For the past several months, I’ve been discussing alternatives to unit tests for both designing and validating software. In a pair of columns in particular, I discussed using functional test tools for designing the code implementation.

One commenter on those columns inquired, “Why functional tests?” This is a valid question. Unit tests are simply too low-level. They test too little. And many small tests taken together tell you only that the individual grains of code work correctly. They say nothing about whether the functionality works in the large, nor whether it’s anything the customer asked for.

Functional tests should reflect a function specified in the requirements or in some kind of feature repository (these days, defect trackers fill this function all too often). Using functional tests correctly orients the design and code to the goal, namely delivering what the user wants.

Higher-level tests, such as user acceptance tests, are too coarse for my taste. One feature that a user might demand could have multiple parts consisting of dramatically different actions. For example, suppose a user acceptance test is at sub-second response time. This will surely require numerous optimizations. A single UAT of the response time will tell me whether I’ve succeeded overall, but is no use in designing and validating the individual changes I’ve made.

This view is not universally accepted. Ken Pugh, who gave one of the keynotes at the recent Enterprise Software Development Conference in California (produced by SD Times publisher BZ Media), told me in the after-party that when he sits down to write code, he always starts with a UAT as the defining goal for what he’ll work on. I trust Ken when he says this, but I don’t see how I could apply this. Much of my development work is simply not a broad-brush endeavor. It frequently includes small maintenance efforts, or optimization, and so on. These tasks rarely can be encapsulated in a UAT.

But the user orientation that Pugh finds in his approach, and that I echo in functional tests, is a key differentiator from the mainstream TDD orientation. There are approaches to testing that take the core concept of serving the user even further. Principal among these is model-based testing (MBT). I realize I tread dangerous ground here; the idea of using models is as appetizing to most readers as a tablespoon of brewer’s yeast or cod liver oil. And yet, there is much to recommend it.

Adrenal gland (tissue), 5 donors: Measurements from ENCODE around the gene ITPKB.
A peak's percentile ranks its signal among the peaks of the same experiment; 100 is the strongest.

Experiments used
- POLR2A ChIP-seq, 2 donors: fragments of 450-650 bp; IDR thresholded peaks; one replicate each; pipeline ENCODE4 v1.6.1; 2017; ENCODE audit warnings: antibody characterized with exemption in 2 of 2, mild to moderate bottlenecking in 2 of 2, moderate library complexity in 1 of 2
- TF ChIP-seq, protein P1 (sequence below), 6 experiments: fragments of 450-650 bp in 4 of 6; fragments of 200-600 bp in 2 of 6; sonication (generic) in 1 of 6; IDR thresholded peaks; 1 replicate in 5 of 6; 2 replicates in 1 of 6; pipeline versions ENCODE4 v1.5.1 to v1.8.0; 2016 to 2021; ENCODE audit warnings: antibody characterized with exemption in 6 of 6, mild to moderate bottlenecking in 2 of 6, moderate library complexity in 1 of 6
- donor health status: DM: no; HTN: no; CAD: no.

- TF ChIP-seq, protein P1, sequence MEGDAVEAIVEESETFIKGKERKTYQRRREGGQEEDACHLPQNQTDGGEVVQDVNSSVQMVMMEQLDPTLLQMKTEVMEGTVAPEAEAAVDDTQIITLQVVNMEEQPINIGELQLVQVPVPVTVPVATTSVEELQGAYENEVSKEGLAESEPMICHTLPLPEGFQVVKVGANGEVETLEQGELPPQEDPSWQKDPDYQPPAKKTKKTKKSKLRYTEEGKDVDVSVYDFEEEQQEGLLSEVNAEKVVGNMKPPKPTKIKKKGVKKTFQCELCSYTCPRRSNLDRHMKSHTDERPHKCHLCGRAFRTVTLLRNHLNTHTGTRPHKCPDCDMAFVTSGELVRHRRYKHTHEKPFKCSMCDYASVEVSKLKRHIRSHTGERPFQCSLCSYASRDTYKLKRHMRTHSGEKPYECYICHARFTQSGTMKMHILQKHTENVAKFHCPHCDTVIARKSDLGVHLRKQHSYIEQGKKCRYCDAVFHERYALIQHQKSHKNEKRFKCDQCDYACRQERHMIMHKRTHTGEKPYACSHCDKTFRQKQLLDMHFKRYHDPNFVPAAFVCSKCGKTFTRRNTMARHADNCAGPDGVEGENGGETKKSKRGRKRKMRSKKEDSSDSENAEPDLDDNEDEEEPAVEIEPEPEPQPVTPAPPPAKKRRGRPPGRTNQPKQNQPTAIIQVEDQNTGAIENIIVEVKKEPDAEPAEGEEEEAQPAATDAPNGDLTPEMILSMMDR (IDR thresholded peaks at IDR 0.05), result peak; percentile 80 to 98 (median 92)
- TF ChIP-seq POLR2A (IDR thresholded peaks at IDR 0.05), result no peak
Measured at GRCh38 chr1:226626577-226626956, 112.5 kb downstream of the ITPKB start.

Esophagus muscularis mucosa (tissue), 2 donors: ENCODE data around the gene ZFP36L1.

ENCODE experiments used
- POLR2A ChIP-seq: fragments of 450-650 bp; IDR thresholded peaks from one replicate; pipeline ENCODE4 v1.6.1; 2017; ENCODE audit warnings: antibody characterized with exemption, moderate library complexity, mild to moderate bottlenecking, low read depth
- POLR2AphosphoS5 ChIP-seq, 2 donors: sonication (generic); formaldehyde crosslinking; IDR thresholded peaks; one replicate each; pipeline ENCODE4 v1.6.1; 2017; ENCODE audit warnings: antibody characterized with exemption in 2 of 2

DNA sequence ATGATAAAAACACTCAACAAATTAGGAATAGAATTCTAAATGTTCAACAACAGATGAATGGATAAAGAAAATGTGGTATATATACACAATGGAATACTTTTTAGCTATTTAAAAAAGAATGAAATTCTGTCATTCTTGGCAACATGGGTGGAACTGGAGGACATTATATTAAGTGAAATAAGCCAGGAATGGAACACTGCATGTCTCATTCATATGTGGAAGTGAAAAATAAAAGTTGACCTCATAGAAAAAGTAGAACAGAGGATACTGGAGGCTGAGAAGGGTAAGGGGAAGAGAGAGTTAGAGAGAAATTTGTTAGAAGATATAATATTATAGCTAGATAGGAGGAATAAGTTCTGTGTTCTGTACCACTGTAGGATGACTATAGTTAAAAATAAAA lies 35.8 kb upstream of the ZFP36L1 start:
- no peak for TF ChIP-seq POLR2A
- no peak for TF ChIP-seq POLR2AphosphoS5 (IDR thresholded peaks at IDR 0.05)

In a typical scenario, a model is constructed from the user requirements. Typically, this is done using a modeling language like UML. Then the MBT software reads the model and generates tests that exercise the features. These tests occur at various levels: functional, integration and unit tests are all standard deliverables, which are then run via custom or standard test frameworks or harnesses.

Modeling for testing is easier than standard UML modeling, which involves design decisions and complex architectural planning. Instead, the model is simply a reflection of the already-captured requirements. It is essentially a process of translating one artifact into another.

The requirements-based model, however, has one supreme capability: It does pure black box testing. The model knows nothing about the implementation, nor should it. Its only job is to make sure that the requirements are met. It runs what are called conformance tests.

Because such tests can create numerous false positives when features have not yet been implemented, many MBT products enable developers to specify which aspects should be tested in any given run. But a manager can run the full suite to get a very accurate idea of where a project stands in relation to its goal. This benefit, and that of automated requirements-oriented testing, is crucial in large projects—those involving hundreds of thousands of lines and up. On those projects, MBT is just about indispensable.

MBT tools tend to be enterprise-class packages. Vendors include IBM Rational, Conformiq and Smartesting, among others. The free tools market is fairly thin. Microsoft Research offers one MBT tool called SpecExplorer, which is .NET-centric. Another is NModel, which is C#-oriented and which, alas, uses models of code rather than diagrams. The problem with this is that it’s very hard not to let the implementation bleed into the model when you’re modeling in code.

In the Java space, there is mbt, which uses digraphs to model small pieces of the logic and the Java Modeling Language. Uniformly, the free and open-source products are incomplete offerings.

Organizations that would like to test from requirements, but don’t want to jump into MBT, do have options. Principal among these is behavior-driven developent, in which software behavior is coded in pseudocode and then run as a test. easyb, a Groovy-based product, is probably one of the best implementations of this approach (and it is free).

Andrew Binstock is the principal analyst at Pacific Data Works. Read his blog at